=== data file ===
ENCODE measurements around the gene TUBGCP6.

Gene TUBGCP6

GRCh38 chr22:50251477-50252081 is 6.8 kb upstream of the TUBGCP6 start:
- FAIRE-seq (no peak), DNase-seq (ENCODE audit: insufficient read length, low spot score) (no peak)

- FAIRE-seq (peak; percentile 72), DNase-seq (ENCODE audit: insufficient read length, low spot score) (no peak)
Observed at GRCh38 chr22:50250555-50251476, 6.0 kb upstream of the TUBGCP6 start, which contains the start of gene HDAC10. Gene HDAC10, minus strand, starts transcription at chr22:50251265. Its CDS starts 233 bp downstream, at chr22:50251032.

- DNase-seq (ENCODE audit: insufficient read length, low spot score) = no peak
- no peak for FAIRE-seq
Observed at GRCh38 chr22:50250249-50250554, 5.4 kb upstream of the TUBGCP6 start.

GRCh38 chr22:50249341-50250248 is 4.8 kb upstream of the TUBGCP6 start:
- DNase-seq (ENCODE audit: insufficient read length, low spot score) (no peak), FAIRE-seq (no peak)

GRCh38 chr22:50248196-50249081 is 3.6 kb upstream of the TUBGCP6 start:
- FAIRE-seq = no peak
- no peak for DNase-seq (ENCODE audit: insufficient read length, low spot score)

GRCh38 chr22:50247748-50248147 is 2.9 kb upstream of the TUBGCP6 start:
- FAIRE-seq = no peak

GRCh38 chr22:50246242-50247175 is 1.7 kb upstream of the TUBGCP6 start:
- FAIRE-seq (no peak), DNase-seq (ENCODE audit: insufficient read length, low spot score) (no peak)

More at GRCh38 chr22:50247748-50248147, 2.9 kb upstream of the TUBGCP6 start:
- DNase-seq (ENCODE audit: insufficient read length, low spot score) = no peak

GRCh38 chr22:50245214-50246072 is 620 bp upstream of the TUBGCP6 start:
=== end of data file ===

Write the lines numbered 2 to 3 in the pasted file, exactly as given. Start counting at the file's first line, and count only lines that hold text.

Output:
Gene TUBGCP6

GRCh38 chr22:50251477-50252081 is 6.8 kb upstream of the TUBGCP6 start: